Part of speech: noun

Origin: Latin, early 17th century

 

meaning:

1. A longing or desire.

2. A natural tendency or affinity.

 

Example:

"Pickles and ice cream were the strangest appetency that popped up during her pregnancy." 
"My grandfather always had an appetency for woodworking and carving."

 

About Appetency

The Latin verb “appetere,” meaning to seek after, is the root of both appetency and appetite. In addition to the definition of a hunger, appetency also means a natural inclination for something. If you have an appetency for cooking, you might want to consider culinary school.

 

Did you know?

One definition of appentency, a longing or desire, is a synonym for appetite, but it has more of a strong craving attached to it. If you use appetency instead of appetite, there is probably an emotional hunger associated with your desire.

Edited by DarkRavie
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What's the Word? - PORTAGE

pronunciation: [POHR-dij]

 

Part of speech: noun

Origin: French, late 17th century

 

meaning:

1. The carrying of a boat or its cargo between two navigable waters.

2. A place where carrying a boat is necessary.

 

Example:

"Our canoe trip required portage from the river into the larger lake." 
"The view of the waterfall from the portage was breathtaking."

 

About Portage

Portage as a noun is the act of carrying a boat between bodies of water, or the place where it is done. But it can also be used as a verb for this same activity: "We needed to portage to reach the lake."

 

Did you know?

Portage is a popular name for towns and other locations. There's Portage County, Wisconsin, Portage Park in Chicago, Portage, Indiana, and Portage Township in Michigan. It's especially popular in Alaska: Portage Lake, Portage Creek, Portage Glacier Highway, and the ghost town of Portage.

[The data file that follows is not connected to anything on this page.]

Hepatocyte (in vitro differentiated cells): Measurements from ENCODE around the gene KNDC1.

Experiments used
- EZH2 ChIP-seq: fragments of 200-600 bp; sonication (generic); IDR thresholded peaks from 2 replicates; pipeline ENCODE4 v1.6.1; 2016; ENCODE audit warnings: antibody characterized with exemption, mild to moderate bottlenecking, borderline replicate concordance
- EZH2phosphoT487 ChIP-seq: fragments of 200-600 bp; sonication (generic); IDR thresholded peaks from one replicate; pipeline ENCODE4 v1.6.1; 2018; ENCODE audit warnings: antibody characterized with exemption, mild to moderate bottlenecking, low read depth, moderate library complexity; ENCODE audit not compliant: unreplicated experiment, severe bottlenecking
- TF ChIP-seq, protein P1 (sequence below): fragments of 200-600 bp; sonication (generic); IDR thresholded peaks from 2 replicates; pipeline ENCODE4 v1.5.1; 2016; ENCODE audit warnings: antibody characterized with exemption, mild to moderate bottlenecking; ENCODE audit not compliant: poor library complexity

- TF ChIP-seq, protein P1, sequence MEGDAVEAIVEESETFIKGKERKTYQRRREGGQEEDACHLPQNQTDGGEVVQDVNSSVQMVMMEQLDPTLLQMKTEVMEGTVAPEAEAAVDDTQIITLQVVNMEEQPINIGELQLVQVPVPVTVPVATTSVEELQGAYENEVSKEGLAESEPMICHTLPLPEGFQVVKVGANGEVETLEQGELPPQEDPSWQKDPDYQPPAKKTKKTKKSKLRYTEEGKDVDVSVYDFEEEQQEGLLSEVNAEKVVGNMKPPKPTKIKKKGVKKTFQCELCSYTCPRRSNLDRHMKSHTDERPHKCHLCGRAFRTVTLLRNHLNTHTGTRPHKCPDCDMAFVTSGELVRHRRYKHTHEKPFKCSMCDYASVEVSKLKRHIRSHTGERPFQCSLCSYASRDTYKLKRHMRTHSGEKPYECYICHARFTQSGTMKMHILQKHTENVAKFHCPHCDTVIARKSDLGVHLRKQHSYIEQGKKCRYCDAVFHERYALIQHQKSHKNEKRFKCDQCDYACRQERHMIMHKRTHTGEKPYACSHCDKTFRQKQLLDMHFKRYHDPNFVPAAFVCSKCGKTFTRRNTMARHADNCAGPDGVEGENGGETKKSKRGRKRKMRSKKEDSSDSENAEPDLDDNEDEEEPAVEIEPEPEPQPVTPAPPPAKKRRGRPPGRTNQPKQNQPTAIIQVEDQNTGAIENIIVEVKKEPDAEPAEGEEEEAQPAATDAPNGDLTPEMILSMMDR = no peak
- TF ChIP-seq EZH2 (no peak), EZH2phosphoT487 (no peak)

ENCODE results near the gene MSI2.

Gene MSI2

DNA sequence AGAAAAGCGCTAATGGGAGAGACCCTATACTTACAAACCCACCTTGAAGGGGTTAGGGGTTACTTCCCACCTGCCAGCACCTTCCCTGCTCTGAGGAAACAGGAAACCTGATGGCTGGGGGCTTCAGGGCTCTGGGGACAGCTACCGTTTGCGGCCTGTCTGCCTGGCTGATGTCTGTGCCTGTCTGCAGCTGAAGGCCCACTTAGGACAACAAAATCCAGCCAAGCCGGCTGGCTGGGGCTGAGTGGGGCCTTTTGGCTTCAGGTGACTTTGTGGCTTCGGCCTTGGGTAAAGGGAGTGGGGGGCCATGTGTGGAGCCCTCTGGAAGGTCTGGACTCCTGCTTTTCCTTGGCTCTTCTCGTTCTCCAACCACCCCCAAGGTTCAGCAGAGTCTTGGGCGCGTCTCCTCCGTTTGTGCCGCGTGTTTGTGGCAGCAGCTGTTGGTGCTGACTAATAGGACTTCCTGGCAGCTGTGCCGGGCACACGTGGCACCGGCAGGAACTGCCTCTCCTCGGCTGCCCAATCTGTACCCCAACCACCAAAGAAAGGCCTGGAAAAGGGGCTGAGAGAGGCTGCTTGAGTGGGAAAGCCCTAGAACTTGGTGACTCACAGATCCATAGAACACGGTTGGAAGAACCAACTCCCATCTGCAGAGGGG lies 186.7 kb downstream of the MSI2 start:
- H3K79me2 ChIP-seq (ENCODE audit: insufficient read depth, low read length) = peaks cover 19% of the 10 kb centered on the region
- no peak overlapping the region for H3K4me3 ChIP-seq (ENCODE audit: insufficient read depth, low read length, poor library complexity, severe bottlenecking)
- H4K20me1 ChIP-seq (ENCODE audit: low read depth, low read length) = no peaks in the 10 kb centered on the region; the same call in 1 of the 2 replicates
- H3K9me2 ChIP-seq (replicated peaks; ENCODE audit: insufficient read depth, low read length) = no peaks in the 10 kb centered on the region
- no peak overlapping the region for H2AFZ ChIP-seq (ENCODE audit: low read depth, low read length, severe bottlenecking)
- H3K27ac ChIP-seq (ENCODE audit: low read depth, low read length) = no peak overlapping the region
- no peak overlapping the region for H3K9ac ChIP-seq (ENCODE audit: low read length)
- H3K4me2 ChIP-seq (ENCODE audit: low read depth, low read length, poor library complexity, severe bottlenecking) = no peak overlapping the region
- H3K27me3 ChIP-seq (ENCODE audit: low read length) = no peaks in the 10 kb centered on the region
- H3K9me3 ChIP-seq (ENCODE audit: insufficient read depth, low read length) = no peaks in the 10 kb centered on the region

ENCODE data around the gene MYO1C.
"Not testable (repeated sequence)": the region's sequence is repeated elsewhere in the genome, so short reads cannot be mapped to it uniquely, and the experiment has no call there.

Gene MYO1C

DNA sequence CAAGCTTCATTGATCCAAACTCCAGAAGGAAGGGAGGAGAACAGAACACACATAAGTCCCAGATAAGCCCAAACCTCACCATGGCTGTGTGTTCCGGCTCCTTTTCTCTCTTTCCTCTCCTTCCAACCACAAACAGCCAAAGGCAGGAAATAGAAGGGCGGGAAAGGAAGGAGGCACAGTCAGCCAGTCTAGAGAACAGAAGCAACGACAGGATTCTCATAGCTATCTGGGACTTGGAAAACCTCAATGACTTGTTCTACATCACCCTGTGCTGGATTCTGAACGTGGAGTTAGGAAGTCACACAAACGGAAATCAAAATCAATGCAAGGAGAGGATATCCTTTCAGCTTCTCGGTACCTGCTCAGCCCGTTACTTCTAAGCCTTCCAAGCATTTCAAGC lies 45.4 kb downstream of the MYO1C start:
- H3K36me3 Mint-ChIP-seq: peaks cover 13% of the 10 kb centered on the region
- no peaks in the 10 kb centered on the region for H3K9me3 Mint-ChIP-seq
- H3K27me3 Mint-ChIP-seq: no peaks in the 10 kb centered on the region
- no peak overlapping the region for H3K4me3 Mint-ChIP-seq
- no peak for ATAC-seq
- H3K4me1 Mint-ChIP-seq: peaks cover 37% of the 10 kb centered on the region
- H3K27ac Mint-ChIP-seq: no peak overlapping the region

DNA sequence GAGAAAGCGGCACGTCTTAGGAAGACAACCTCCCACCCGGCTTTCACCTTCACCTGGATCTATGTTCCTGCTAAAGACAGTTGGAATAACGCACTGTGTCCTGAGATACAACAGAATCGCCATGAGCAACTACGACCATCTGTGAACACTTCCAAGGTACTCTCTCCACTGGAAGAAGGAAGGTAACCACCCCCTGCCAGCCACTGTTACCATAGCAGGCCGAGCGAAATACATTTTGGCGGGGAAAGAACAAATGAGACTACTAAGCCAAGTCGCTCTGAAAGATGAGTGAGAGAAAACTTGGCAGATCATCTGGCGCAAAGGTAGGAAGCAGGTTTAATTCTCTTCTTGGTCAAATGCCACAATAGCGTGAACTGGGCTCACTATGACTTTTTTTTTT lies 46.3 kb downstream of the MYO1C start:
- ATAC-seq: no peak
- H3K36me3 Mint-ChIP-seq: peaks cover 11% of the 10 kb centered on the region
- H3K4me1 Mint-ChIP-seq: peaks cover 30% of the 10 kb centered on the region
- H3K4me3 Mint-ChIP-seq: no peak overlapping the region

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What's the Word? - COLLOGUE

pronunciation: [kə-LOWG]

 

Part of speech: VERB

Origin: Latin, early 17th century

 

meaning:

1. Talk confidentially or conspiratorially.

2. (obsolete) Flatter, pretend to agree with or believe.

 

Example:

"When you’re alone, I need to collogue with you." 
"The siblings collogued after dinner to discuss their mother’s surprise birthday party."

 

About Collogue

If you have a secret plan, you might collogue with your conspirators. To collogue means to speak confidentially. In the past there was another usage for flattering speech, but that got pushed out in favor of sharing secrets.

 

Did you know?

Not much is known about the etymology of collogue, but it’s safe to assume there is a tie to the Latin word “colloqui,” meaning to converse. If you’re attending an academic conference, it might be called a colloquium, but you can also find similar gatherings called collogues.

 

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What's the Word? - AGGLOMERATE

pronunciation: [ə-GLAHM-ər-ate]

 

Part of speech: VERB

Origin: Latin, late 17th century

 

meaning:

1. Collect or form into a mass or group.

 

Example:

"The students agglomerated at the football field for the rally." 
"If you can agglomerate the laundry into one pile, it will be easier to manage."

 

About Agglomerate

In Latin, “glomus” is a ball. From that we get the verb “agglomerate,” which roughly means added to a ball. In English, agglomerate is mainly used in a more technical sense for gathering up something into a group.